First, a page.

On a terrace overlooking Milan, in a newly renovated early-20th-century building originally designed by Luigi Broggi, Horto Restaurant puts ethics at the forefront. Horto’s founders, Osvaldo Bosetti and Diego Panizza, designed the restaurant, which opened in September 2022, around environmental sustainability, and they ensured every detail maintains this guiding principle. On the menu, all the produce is seasonal and the suppliers are no more than an hour from Milan, with additional limitations to further reduce pollution.
For the interiors, Genius Loci Architettura (GLA), the same firm that took on the rest of the historic building’s renovations, and architect Luisa Collina were guided by their use of zero-waste materials. With an almost monochromatic colour palette of creams, pale gold, woods, and blues, Horto’s design refines organic elements for an ethereal space that is bucolic but sophisticated. The plaster uses residuals from industrial rice processing, and the interior walls are built with a biodegradable material. Underfoot, light parquet flooring, laid in a hexagonal pattern, is made from old vinegar barrels.
The care given to the space’s environmental impact does not diminish its whimsy but rather adds to it, incorporating an air of wildness. The texture on the walls, accented with vertical wood trim, and circular indents in the ceiling hint at Gaudí surrealism. Simple unfinished tables with long spindly legs are almost insectile. While the floor plan and kitchen are completely open, the division of space allows for distinct areas and moments of privacy. Groto-like alcoves with custom pale teal couches curve around simple contemporary tables from Concreta. A chandelier made up of a tangle of delicate wire and bulbs floats like a nebula over the bar seating. The furnishings reflect the exemplary design Milan is known for, showcasing mainly Italian brands including chairs and outdoor tables by Ethimo, table lights by Flos, and armchairs by Arper.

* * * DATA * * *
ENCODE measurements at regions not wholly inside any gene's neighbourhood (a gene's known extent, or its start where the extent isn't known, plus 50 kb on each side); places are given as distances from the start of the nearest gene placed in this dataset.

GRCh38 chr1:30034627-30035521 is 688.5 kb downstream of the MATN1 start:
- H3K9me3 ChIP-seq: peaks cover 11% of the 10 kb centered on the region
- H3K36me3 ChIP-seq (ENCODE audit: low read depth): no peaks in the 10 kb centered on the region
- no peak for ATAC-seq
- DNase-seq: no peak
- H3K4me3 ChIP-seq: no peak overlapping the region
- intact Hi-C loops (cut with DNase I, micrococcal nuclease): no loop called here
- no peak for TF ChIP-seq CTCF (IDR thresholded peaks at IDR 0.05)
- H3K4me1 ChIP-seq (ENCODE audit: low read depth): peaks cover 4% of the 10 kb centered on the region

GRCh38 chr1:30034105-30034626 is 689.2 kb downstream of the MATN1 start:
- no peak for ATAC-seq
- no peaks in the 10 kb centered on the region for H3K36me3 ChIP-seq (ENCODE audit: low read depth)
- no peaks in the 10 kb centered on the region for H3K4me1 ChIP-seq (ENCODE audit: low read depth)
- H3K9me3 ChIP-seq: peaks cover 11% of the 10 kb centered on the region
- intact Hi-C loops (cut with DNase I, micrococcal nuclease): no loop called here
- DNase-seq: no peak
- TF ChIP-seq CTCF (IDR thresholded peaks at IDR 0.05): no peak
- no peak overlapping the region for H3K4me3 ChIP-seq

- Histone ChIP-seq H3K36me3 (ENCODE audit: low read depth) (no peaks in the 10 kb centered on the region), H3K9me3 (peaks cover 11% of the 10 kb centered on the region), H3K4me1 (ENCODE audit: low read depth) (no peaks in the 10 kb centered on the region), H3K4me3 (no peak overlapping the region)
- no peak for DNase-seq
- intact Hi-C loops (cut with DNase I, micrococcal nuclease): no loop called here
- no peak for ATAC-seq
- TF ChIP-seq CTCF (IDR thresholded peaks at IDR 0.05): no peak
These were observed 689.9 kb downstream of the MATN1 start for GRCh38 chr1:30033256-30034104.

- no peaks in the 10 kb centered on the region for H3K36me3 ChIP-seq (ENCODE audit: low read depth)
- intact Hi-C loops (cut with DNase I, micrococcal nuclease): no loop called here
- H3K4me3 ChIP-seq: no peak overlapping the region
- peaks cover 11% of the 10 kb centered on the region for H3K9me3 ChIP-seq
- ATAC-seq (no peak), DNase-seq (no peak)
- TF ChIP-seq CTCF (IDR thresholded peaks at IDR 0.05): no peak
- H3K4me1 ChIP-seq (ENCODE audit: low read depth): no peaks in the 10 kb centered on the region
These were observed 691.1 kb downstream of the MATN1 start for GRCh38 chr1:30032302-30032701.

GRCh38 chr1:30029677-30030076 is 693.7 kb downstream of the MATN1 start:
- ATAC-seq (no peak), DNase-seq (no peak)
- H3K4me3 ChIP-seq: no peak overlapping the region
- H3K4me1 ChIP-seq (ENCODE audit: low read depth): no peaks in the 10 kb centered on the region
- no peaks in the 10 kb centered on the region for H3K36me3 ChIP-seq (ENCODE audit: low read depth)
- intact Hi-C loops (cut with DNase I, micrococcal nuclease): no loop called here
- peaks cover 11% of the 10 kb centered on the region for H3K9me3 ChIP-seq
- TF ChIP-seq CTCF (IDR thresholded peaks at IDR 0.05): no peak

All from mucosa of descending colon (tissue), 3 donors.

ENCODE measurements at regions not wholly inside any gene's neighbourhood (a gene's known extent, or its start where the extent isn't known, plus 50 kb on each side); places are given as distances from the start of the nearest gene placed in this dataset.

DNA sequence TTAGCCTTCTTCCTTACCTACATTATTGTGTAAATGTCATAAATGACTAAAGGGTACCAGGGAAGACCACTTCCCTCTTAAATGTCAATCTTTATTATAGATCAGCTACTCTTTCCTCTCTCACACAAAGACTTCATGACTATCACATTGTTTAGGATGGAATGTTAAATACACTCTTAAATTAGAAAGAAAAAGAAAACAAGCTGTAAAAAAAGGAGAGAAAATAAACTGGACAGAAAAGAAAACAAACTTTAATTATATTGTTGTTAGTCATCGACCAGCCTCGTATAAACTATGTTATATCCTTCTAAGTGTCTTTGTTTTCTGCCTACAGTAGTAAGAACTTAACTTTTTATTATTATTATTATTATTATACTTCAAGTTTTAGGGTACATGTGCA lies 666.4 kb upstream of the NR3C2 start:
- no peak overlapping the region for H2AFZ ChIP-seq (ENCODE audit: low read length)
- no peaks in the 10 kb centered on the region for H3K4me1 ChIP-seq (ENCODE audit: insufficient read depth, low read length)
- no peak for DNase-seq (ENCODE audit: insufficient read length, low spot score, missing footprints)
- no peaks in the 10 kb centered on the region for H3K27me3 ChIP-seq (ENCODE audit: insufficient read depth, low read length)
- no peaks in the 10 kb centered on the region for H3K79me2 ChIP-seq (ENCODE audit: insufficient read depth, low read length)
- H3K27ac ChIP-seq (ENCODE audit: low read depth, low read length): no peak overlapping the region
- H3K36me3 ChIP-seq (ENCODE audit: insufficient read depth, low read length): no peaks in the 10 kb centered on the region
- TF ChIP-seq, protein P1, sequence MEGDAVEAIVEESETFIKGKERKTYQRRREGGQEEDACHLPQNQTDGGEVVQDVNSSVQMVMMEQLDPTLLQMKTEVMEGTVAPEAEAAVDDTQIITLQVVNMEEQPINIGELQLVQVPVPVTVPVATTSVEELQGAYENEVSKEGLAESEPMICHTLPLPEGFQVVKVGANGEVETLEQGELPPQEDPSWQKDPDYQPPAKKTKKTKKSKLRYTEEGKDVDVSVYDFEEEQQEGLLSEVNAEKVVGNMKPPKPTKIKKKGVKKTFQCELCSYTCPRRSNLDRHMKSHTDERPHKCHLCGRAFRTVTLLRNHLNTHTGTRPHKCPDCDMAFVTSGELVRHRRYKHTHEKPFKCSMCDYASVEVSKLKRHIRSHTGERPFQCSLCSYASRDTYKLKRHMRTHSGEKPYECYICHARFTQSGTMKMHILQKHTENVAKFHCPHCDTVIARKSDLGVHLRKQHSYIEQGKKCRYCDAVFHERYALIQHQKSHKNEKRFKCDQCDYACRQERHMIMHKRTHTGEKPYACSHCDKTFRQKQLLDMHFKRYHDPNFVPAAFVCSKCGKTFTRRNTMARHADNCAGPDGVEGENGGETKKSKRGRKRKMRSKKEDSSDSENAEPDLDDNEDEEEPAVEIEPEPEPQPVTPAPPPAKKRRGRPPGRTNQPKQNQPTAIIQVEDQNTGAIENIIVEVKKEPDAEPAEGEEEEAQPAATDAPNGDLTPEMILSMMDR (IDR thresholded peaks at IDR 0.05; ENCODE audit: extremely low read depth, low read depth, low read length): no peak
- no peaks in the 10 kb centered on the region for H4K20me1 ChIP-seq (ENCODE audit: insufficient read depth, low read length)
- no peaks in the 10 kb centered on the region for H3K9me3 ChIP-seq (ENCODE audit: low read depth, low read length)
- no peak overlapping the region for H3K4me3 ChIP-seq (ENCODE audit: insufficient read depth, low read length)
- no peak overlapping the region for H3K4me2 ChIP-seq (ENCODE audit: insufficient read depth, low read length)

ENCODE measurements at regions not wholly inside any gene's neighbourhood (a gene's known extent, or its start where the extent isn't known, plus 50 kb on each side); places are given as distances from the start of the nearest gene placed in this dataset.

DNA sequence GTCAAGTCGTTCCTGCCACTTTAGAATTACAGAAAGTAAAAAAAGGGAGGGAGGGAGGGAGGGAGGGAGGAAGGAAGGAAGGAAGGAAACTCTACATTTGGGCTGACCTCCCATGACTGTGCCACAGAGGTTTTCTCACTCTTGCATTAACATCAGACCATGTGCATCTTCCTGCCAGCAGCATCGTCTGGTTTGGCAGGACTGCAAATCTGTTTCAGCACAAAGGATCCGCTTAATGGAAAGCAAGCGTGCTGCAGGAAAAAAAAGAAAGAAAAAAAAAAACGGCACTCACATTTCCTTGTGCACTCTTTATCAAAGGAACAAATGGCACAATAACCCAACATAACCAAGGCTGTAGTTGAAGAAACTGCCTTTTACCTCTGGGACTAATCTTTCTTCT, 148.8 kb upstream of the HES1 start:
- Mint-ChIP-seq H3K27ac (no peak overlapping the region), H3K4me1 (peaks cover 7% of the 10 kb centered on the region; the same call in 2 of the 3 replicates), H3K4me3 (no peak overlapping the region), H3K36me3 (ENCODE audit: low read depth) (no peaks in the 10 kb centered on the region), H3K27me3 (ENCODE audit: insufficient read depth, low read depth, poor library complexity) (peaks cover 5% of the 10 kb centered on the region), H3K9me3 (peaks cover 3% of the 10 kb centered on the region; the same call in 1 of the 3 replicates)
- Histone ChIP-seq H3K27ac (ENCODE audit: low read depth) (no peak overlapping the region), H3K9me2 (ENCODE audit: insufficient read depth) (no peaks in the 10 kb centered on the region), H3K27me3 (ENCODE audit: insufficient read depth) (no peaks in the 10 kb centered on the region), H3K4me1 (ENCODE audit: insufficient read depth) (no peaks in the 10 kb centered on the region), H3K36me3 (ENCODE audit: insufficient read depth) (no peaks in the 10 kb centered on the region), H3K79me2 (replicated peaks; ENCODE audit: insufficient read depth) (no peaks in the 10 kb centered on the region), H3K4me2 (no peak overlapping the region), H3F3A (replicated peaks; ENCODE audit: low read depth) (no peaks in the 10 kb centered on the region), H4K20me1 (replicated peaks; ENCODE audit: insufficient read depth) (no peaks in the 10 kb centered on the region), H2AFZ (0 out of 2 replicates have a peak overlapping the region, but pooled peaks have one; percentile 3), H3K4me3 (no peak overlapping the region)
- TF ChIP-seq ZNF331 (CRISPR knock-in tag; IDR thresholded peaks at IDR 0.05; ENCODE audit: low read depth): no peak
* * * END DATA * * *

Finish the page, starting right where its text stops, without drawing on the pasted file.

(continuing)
Outside, landscape designer Raffaella Colombo has modernized the medieval Italian garden while promoting biodiversity and accessible urban green space. The architects wanted to make the breathtaking view of Milan the “protagonist of the experience,” so they used glass walls to limit the separation between indoors and out. “It is precisely from the dialogue between city and territory, from the quest to find balance between otium and negotium, between tradition and experimentation, that Horto takes shape,” Collina says. For the founders, Horto Restaurant is meant to serve as an escape from time and place, a space for relaxation that doesn’t require compromising one’s ethics.
Photos by Gaia Anselmi Tamburini and Mattia Parodi. Creative direction by Motel 409.